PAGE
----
The latest numbers from the Shanghai Gold Exchange (SGE) demonstrate a little over 59 tonnes have been withdrawn from the vaults in week 6 of 2015, down 0.35 % w/w. SGE withdrawals, which are often used as a proxy for Chinese wholesale gold demand, account for an amazing 374 tonnes year to date, up 17 % y/y.
Corrected by the volume traded on the Shanghai International Gold Exchange (SGEI), withdrawals in week 6 were at least 51 tonnes (read this post for a comprehensive explanation of the relationship between SGEI trading volume and withdrawals). Year to date withdrawals corrected by SGEI volume were at least 333 tonnes.
I can’t proof it at this stage, but I think domestic withdrawals are more likely to be 374 tonnes year to date than 333 tonnes. The Chinese import huge amounts of gold which obviously is not going through the SGEI. In addition, it seems unlikely every trade on the SGEI is withdrawn from the vaults in the Shanghai Free Trade Zone to be exported. The SGEI is not yet the place to buy gold.
According to my estimates China has imported 280 tonnes year to date (until February 13).
Here’s some more perspective; SGE withdrawals year to date are definitely not less than last year when we experienced how Chinese people can storm their local malls on a mission to buy as much gold as they can (perhaps that’s why this year lifeguards were on the scene to control the shoppers).
Yes, demand has been huge in China, but not according to the price of gold. Technically speaking it doesn’t matter how much gold is bought to qualify demand, if supply is outstripping demand the price will go in one direction only, down. Officially, by tracking the price this should tell us everything about supply and demand of gold. A declining price means supply transcends demand, until a new price equilibrium is found, and vice versa.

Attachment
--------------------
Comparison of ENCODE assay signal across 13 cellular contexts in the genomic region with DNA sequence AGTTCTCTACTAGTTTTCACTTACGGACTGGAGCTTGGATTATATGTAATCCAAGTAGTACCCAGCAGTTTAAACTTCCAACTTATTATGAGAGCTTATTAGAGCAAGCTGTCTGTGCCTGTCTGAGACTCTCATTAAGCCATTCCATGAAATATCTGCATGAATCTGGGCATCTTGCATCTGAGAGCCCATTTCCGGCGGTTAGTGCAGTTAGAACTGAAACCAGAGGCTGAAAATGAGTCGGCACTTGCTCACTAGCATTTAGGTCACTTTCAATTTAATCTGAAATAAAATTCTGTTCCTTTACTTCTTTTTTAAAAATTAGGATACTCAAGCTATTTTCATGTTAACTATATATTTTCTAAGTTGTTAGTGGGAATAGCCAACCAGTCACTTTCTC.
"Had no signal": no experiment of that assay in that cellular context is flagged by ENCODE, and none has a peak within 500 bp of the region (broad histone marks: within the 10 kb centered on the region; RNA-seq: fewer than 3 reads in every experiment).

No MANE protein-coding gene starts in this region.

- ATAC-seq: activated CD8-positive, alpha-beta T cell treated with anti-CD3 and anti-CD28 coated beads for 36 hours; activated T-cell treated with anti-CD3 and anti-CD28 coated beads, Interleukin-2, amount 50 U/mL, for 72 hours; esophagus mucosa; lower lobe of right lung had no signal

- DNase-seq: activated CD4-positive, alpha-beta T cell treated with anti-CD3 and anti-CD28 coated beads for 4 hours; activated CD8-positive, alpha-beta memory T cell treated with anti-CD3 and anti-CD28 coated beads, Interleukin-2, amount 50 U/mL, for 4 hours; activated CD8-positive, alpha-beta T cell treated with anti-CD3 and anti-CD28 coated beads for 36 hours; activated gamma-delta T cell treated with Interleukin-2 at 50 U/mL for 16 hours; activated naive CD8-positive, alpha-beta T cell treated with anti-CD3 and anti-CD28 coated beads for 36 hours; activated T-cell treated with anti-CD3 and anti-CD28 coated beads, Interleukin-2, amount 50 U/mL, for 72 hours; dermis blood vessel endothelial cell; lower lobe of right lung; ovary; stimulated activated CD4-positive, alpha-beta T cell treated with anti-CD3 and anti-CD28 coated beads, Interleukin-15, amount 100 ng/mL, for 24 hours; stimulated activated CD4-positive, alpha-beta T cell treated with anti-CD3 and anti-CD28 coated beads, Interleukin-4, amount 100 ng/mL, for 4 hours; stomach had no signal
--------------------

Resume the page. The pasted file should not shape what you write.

If the price of gold is determined by physical supply and demand of gold we are supposed to believe that since April 2013 (see chart 1) there has been far more supply than demand as the price has come down substantially. Supposedly there has been so much supply, that Swiss refiners expanded their plants and worked in three shifts 24 hours a day to refine all this gold, which they fortunately could dump in China. The decline in the price was an enormous flood of supply and feeble demand!
Perhaps you can read my cynicism between the lines, as in my opinion there is more going on than the official story; for example, all leading Western consultancy firms have underreported 2013 and 2014 Chinese gold demand in both years by roughly 1,000 tonnes. As I have written a few hundred times on these pages: why the mainstream media isn’t covering this remains a mystery.